European leaders Monday pleaded with Greek voters to back hotly disputed bailout proposals in a crunch referendum or face leaving the euro as bank closures left many in Greece scrambling to find cash.
In Brussels, an emotional EU chief Jean-Claude Juncker bitterly criticized Greek premier Alexis Tsipras, saying he felt “betrayed” by the leftist SYRIZA government’s behavior and adding it was time to tell voters “the truth.”
Other EU leaders including Germany’s Angela Merkel France’s Francois Hollande and Italy’s Matteo Renzi put up a united front, stressing that the vote on the bailout package in Sunday’s referendum was effectively a vote on Greece’s place in the euro.
“I will tell the Greeks, who I love deeply, that you shouldn’t choose suicide just because you are afraid of death,” Juncker said, urging them to vote “Yes” in Sunday’s vote.
“A ‘No would mean, regardless of the question posed, that Greece had said no to Europe,” added the European Commission boss, previously Tsipras’s closest — and sometimes only — ally in five months of debt talks.
In response to Juncker’s comments, a Greek government spokesman questioned his “sincerity.”
With Greece hurtling towards a default on payment to the IMF on Tuesday and possible exit from the euro, Athens imposed capital controls and closing banks.
People could only withdraw 60 euros ($65) per day from ATMs, leading some to dub it “Black Monday.”
“I have a baby to feed, what am I supposed to do?” secretary Zoe Kallis, 32, told AFP after failing to get money out of the third ATM she had tried in Athens’s Kolonaki district.
“I feel like I’m voting for sudden death or slow death,” added office manager Maria, 38, who wants Greece to stay in the EU. “It feels like it’s game over.”
Global stock markets were down Monday over fears that Greece could be heading for a Grexit — or exit from the eurozone.
In Europe, London’s FTSE 100 fell 1.97 percent, Frankfurt’s DAX 30 lost 3.56 percent and the CAC 40 in Paris shed 3.74 percent.
But it was weaker eurozone nations that were hardest hit, with both Lisbon and Milan plunging more than 5 percent and Madrid down 4.56 percent.
In New York, the Dow Jones Industrial Average was trading down 1.17 percent compared to Friday’s close.
“So far we have little evidence to suggest that depositor confidence in other European countries is dented or that credit conditions have immediately deteriorated,” said Mark Burgess of Columbia Threadneedle Investments.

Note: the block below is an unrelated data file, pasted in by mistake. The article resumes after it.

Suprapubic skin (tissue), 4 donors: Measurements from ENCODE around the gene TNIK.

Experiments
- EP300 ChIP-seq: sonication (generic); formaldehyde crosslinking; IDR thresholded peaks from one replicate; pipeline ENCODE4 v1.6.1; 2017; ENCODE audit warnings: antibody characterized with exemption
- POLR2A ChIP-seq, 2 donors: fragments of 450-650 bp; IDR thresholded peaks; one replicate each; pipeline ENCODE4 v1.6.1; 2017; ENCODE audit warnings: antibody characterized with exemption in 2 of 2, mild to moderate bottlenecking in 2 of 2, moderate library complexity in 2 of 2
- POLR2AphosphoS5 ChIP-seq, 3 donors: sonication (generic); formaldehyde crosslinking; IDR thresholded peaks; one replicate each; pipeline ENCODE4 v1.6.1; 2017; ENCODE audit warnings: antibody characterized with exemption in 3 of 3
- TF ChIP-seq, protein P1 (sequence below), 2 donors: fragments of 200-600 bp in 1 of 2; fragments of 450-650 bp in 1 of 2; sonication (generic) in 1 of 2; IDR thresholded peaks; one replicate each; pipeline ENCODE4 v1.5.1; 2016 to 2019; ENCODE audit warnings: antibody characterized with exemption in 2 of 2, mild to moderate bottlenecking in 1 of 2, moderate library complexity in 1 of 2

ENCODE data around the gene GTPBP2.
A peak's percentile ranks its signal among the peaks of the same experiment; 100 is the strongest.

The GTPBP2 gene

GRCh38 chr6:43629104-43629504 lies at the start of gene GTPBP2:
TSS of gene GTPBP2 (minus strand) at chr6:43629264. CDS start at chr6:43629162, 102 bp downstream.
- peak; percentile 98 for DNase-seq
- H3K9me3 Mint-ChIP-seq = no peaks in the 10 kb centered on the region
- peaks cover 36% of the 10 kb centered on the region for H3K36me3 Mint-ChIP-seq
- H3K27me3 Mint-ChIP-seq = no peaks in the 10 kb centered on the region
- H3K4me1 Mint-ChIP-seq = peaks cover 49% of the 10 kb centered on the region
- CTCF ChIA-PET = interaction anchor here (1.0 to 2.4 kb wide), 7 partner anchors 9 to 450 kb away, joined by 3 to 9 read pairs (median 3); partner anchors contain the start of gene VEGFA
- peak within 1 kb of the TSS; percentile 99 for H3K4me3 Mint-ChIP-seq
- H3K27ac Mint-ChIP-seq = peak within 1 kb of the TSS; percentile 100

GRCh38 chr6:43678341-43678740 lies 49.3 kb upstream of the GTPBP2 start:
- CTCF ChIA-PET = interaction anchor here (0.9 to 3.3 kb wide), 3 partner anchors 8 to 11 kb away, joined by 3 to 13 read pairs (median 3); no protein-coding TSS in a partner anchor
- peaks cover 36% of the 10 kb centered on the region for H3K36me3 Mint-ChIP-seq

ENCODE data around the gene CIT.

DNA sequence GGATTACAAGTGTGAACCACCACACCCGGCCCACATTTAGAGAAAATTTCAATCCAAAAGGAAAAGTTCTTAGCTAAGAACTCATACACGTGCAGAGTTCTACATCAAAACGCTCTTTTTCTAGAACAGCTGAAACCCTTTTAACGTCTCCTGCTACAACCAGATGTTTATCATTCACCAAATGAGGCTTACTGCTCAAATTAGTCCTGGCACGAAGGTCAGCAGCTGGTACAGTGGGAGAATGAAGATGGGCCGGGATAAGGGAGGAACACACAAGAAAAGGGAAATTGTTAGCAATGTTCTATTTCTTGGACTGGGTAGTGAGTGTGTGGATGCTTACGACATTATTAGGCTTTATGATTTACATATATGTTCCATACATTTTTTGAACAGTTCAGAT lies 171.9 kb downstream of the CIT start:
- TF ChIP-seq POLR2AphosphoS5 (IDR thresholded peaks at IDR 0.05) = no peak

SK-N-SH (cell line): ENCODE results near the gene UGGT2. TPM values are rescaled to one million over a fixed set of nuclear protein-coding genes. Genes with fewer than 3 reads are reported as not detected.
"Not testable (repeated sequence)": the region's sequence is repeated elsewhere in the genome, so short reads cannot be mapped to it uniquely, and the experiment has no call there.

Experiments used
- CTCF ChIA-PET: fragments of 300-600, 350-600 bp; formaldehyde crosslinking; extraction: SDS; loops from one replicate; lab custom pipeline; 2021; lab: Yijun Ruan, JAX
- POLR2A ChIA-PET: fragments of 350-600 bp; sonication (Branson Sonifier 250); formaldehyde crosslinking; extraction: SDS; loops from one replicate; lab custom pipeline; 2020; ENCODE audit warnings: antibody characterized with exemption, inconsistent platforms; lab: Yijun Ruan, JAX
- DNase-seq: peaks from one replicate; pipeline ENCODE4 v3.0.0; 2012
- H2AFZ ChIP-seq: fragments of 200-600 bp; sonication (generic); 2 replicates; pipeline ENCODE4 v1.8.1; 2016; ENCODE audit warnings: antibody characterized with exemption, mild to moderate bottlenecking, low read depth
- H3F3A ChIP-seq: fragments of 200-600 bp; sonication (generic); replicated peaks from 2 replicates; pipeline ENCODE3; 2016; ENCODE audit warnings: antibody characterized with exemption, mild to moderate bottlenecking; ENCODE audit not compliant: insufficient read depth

“But the certainty with which we attach to this positive picture has diminished at the margin, and so the price we are willing to pay has reduced.”
Greece, which has received 240 billion euros of bailout cash since 2010, is expected to default on 1.5 billion euros due to the International Monetary Fund Tuesday. Its debt stands at nearly 180 percent of GDP.
Eurozone finance ministers on Saturday denied it the extension to its bailout agreement that would have kept it financially afloat beyond June 30 until the vote date.
Pushed by that decision, the European Central Bank froze the level of its emergency lifeline for Athens Sunday, prompting a rapid escalation of the crisis in the days before the referendum.
Tsipras, whose SYRIZA party came to power in January on an anti-austerity platform, has advised voters against backing a deal he said spelled further “humiliation” for Greece.
The country has already endured five years of recession, while unemployment has more than doubled from 10.3 percent in 2009 to 25.6 percent this year and pensions and benefits were roughly halved between 2010 and 2014.
But EU leaders have indicated they could still be open to an agreement.
Hollande and US President Barack Obama agreed in a telephone call Monday to “combine their efforts to favor a return to talks,” a statement from the French presidency said.
German Chancellor Angela Merkel said any new negotiations with Greece on the debt crisis should come after the referendum
“Should the Greek government ask for negotiations, for example after the referendum, we would of course not refuse,” she told reporters. The outcome of the popular vote is “of course to do with the future of the euro”, she added.
Eurogroup head Jeroen Dijsselbloem also said that further talks with Greece were possible.
“I continue to say that, for us, the door is still open, although in the meantime the possibilities and time are very limited,” the head of the group of eurozone finance ministers told journalists in The Hague.